Monday, 30 June 2014

White Flowers in Spring Park in Spring

Wild Radish, Raphanus raphanistrum.  Spring Park, 28 April 2014.
Wild Radish, Raphanus raphanistrum.  Spring Park, 28 April 2014.
This goes back to April, when I led a walk in Spring Park.  It was already well into the flowering season in the local woods.  Many woodland flowers come out early on, before the tree canopy can shade them out.

But this one was in the meadow below the woods.  Flowers of the Wild Radish can be yellow or white.  But if you dig them up, you won't find any tasty salad vegetables whatever their flower colour.

White-flowered English Bluebell, Hyacinthoides non-scripta.  Spring Park, 28 April 2014.
White-flowered English Bluebell, Hyacinthoides non-scripta.  Spring Park, 28 April 2014.
Spring Park is a lovely bluebell wood in season.  A few white-flowered plants always occur, standing out in the mass of blue.  This is a true wild English bluebell, not to be confused with the hybrid variety, often grown as a garden plant, which can also be seen in the wild as a garden escape.  You will see white and pink forms much more often among the hybrids.

Pignut, Conopodium majus.  Spring Park, 28 April 2014.
Pignut, Conopodium majus.  Spring Park, 28 April 2014.
Much less common in the woods is Pignut, looking rather like a feeble Cow-parsley but with much more finely divided leaves.  It has an edible nut-like tuberous root.  I refrain from digging it up because there is so little of it here.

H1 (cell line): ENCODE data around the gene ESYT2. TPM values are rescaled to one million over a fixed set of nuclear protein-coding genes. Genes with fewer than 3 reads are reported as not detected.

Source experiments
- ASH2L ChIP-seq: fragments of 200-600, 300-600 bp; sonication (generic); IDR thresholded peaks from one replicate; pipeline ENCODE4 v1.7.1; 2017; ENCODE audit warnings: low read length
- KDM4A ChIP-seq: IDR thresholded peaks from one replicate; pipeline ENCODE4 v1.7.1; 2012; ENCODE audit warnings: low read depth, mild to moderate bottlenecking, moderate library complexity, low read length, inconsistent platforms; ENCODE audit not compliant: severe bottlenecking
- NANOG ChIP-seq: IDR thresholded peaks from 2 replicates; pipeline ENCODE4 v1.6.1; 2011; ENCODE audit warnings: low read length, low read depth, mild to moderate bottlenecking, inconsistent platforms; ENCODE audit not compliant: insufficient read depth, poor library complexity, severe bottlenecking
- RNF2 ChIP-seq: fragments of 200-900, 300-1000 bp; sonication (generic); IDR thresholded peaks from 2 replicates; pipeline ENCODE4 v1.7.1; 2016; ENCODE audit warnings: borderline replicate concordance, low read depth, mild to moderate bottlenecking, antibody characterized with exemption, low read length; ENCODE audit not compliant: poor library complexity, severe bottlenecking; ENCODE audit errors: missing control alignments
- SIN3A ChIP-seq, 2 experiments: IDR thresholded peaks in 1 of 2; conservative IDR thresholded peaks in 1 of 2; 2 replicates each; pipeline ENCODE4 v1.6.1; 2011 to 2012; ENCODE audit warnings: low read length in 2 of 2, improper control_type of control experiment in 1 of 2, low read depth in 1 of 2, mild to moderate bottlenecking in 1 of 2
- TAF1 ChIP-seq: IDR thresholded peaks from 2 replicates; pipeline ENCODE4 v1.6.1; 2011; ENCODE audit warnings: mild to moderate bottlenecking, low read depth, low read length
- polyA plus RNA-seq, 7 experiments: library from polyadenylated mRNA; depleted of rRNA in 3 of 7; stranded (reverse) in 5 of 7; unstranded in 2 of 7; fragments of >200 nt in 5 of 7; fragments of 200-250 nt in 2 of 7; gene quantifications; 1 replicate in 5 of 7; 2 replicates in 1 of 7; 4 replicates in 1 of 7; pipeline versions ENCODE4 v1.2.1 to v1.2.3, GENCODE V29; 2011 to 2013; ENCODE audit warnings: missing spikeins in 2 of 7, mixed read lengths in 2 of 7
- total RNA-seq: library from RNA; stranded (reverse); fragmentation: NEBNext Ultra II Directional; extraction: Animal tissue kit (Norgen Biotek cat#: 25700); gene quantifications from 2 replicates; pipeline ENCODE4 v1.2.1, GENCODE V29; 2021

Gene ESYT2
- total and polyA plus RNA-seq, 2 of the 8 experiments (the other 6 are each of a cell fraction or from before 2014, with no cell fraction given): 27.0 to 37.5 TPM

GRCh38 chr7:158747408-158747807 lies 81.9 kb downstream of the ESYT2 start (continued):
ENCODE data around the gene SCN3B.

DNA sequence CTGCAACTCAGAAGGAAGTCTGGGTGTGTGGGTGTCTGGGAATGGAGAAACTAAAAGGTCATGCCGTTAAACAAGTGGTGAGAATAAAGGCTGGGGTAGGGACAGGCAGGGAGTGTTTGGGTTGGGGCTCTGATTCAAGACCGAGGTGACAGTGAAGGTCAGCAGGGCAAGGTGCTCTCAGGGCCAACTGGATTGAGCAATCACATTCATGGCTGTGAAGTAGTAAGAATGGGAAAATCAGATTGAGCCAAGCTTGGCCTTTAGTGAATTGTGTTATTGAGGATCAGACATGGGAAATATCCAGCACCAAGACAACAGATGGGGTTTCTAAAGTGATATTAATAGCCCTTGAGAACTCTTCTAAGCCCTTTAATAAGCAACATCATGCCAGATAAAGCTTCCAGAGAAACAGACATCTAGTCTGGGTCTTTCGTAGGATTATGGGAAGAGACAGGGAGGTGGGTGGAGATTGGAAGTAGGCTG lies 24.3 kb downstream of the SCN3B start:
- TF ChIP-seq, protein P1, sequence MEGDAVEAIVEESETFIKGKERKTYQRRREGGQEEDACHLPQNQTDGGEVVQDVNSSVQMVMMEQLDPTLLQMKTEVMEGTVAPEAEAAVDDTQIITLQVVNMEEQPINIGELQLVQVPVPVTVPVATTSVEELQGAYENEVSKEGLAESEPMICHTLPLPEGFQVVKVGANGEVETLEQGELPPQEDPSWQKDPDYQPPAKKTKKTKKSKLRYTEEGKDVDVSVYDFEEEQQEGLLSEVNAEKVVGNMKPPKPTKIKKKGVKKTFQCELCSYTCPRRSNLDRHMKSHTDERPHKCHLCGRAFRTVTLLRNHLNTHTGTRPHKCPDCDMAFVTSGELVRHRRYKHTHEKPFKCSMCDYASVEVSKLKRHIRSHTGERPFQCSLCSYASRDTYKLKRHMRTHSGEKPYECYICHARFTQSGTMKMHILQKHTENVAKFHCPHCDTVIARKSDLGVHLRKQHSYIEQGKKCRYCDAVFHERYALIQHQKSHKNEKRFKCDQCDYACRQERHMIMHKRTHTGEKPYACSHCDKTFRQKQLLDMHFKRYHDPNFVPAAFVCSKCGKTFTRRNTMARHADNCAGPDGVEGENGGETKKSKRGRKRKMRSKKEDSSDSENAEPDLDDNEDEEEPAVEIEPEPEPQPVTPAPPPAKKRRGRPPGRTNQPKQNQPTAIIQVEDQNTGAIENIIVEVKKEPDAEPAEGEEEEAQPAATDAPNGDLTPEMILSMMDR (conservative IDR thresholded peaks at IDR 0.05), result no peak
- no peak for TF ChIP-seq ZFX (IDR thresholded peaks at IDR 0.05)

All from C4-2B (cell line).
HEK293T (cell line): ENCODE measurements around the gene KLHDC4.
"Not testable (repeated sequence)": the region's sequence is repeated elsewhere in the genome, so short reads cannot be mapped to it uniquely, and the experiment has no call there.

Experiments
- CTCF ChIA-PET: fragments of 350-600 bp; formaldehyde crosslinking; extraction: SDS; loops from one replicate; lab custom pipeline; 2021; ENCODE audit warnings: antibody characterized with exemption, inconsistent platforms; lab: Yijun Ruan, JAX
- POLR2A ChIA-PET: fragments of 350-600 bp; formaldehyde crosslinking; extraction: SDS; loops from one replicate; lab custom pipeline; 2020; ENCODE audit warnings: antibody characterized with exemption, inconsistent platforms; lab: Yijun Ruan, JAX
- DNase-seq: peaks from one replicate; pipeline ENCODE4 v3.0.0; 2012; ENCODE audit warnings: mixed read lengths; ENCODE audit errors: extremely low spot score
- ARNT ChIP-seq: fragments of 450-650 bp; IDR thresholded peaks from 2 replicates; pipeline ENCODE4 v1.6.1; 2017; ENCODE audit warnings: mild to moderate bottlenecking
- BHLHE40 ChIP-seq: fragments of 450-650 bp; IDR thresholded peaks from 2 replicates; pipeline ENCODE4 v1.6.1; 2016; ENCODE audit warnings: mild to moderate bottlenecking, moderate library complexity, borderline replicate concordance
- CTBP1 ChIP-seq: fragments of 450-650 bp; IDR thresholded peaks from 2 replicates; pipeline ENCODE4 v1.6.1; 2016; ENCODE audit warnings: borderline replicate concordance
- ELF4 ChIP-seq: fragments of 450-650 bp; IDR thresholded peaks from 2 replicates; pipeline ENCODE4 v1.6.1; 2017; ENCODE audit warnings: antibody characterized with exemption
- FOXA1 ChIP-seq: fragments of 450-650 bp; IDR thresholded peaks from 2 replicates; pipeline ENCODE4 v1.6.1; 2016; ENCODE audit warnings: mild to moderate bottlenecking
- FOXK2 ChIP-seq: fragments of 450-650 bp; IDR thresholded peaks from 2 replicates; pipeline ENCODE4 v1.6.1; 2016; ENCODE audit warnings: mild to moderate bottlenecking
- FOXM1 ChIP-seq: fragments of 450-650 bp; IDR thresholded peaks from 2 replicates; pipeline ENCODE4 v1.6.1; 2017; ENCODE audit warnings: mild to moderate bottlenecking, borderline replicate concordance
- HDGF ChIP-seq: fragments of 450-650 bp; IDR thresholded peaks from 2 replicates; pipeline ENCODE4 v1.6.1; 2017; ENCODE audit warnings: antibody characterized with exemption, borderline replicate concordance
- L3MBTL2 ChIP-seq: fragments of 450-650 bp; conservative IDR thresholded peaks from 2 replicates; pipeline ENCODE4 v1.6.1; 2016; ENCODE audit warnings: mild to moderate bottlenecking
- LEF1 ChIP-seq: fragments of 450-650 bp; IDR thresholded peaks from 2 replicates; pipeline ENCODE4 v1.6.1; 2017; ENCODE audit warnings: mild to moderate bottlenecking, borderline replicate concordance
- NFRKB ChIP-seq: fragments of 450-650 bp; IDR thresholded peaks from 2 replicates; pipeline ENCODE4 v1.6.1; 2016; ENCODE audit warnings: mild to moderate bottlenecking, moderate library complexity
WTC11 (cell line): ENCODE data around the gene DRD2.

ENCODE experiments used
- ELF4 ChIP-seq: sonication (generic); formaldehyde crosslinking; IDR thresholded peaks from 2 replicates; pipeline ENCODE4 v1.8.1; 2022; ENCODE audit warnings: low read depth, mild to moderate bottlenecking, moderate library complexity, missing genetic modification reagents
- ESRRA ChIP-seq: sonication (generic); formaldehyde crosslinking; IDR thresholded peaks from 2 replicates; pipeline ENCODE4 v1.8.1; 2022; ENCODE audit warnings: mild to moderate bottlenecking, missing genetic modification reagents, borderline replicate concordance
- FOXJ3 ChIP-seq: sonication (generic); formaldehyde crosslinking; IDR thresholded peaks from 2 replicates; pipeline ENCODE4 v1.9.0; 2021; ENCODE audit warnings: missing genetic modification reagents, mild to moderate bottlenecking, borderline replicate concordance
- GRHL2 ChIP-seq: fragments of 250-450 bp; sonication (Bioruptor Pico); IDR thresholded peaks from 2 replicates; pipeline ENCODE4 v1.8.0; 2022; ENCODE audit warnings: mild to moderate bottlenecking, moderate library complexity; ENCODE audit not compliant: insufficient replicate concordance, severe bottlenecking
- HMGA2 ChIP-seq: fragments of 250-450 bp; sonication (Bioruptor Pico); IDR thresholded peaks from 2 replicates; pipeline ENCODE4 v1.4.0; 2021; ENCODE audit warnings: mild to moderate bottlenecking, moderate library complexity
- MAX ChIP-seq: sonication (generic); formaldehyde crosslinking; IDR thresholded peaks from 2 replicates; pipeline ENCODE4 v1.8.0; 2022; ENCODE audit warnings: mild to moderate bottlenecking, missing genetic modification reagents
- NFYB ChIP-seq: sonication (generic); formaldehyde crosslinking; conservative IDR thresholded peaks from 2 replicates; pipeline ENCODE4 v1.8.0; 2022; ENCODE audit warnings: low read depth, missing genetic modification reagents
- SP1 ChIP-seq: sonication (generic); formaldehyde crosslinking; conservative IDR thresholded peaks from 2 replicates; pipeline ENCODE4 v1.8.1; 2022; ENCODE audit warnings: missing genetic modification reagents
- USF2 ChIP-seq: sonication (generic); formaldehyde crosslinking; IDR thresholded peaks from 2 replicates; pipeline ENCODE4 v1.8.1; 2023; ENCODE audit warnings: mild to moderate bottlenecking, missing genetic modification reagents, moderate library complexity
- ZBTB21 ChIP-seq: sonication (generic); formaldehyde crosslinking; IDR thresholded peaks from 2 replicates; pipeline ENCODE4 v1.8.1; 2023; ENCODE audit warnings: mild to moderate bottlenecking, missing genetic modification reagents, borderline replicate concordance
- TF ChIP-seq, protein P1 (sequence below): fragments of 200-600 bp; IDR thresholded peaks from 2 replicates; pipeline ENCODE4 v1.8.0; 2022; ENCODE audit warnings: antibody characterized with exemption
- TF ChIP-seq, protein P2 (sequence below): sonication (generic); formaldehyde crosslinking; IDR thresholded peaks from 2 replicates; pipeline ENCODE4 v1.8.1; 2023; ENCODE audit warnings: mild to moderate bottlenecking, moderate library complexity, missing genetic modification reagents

Three-cornered Leek or Three-cornered Garlic, Allium triquetrum.  Spring Park, 28 April 2014.
Three-cornered Leek or Three-cornered Garlic, Allium triquetrum.  Spring Park, 28 April 2014.
This is quite another story.  It's an invasive plant which is against the law to spread.  This small stand is at the top of the wood and I took half of it home to eat.  It has a mild garlicky flavour and the whole plant is edible.  You just need to be careful and wash any wild-gathered plants thoroughly, because of dog walkers and the like.

Ramsons, Allium ursinum.  Spring Park, 4 May 2014.
Ramsons, Allium ursinum.  Spring Park, 4 May 2014.
Coincidentally, these Ramsons are also garlic-flavoured edible plants, but these are natural inhabitants of our ancient woods and should not be picked. 

Narrow-Leaved Water-plantain, Alisma lanceolatum.  Spring Park, 4 May 2014.
Narrow-Leaved Water-plantain, Alisma lanceolatum.  Spring Park, 4 May 2014.
Narrow-leaved Water Plantains grow in a pond at the bottom of the wood.  It is a construct, made a decade ago where it is thought there used to be a pond long ago.  It is fed by one of the springs that give the wood its name.

Three-nerved Sandwort, Moehringia trinervia.  Spring Park, 4 May 2014.
Three-nerved Sandwort, Moehringia trinervia.  Spring Park, 4 May 2014.
The Three-nerved Sandwort looks very much like the common Chickweed that grows everywhere in suburbia.  It has five leaf veins seen from above, but from below, specially on the new leaves, three veins are prominent.

There are other white-flowered plants than these, but this is all for now!


  1. These are most informative! That wild leek/garlic is abundant in my back yard. I didn't know it was edible (raw, I suppose? in scrambled eggs? in potato soup?). As you know, I don't get any of your bluebells, but now I know how to identify the wild radish, nice just to look at.

    1. As long as you're quite sure it's the same plant! The Three-cornered Leek has triangular flower stems which you can feel quite easily.